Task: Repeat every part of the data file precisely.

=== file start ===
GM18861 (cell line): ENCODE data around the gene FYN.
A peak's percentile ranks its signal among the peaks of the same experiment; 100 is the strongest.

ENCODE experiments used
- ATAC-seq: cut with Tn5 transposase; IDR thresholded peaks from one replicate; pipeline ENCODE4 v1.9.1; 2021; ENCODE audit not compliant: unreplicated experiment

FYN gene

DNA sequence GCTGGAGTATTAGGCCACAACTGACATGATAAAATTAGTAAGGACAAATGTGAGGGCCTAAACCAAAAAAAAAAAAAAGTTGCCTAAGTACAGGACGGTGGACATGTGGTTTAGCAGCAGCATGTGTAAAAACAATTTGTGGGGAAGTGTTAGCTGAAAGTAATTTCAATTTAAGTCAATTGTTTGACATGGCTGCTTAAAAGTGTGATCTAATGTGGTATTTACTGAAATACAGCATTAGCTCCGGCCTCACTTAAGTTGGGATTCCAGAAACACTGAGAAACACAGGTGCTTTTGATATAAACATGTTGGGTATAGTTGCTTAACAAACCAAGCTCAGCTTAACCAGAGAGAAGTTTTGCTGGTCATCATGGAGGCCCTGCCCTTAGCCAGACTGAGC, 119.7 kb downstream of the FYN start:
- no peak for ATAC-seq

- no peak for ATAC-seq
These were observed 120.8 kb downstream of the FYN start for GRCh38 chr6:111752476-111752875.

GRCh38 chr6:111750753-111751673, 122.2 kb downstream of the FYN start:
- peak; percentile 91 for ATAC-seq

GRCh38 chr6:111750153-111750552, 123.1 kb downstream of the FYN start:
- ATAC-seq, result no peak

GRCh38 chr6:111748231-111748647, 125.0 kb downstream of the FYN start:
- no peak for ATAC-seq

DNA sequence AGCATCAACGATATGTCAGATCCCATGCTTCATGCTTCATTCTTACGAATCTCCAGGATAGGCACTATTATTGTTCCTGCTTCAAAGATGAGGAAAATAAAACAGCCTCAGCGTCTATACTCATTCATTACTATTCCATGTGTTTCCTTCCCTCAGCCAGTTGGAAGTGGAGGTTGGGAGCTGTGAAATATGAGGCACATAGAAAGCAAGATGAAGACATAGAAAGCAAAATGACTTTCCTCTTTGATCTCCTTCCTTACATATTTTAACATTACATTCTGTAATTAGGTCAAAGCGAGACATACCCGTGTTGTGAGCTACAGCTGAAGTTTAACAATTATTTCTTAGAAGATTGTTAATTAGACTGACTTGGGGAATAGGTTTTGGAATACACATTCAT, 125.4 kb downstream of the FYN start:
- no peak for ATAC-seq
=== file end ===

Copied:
GM18861 (cell line): ENCODE data around the gene FYN.
A peak's percentile ranks its signal among the peaks of the same experiment; 100 is the strongest.

ENCODE experiments used
- ATAC-seq: cut with Tn5 transposase; IDR thresholded peaks from one replicate; pipeline ENCODE4 v1.9.1; 2021; ENCODE audit not compliant: unreplicated experiment

FYN gene

DNA sequence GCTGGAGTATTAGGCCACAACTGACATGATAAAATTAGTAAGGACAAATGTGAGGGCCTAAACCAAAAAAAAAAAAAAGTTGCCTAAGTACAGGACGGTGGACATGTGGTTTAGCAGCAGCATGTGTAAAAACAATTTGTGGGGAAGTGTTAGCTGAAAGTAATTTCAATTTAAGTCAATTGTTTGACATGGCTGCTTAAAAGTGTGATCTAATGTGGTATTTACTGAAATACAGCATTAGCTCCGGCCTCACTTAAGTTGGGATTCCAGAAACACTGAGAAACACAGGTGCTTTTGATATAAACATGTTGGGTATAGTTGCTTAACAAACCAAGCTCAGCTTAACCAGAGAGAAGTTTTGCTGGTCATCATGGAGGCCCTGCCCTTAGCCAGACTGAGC, 119.7 kb downstream of the FYN start:
- no peak for ATAC-seq

- no peak for ATAC-seq
These were observed 120.8 kb downstream of the FYN start for GRCh38 chr6:111752476-111752875.

GRCh38 chr6:111750753-111751673, 122.2 kb downstream of the FYN start:
- peak; percentile 91 for ATAC-seq

GRCh38 chr6:111750153-111750552, 123.1 kb downstream of the FYN start:
- ATAC-seq, result no peak

GRCh38 chr6:111748231-111748647, 125.0 kb downstream of the FYN start:
- no peak for ATAC-seq

DNA sequence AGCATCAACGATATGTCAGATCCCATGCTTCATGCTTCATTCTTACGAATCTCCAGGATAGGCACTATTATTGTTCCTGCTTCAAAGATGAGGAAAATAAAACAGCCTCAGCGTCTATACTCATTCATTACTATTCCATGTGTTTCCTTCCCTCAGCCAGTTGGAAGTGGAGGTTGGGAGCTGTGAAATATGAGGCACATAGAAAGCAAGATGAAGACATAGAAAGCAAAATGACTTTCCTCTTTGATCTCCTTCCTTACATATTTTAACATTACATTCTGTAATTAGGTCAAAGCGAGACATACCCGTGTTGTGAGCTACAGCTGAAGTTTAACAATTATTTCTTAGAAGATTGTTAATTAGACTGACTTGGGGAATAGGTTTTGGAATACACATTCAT, 125.4 kb downstream of the FYN start:
- no peak for ATAC-seq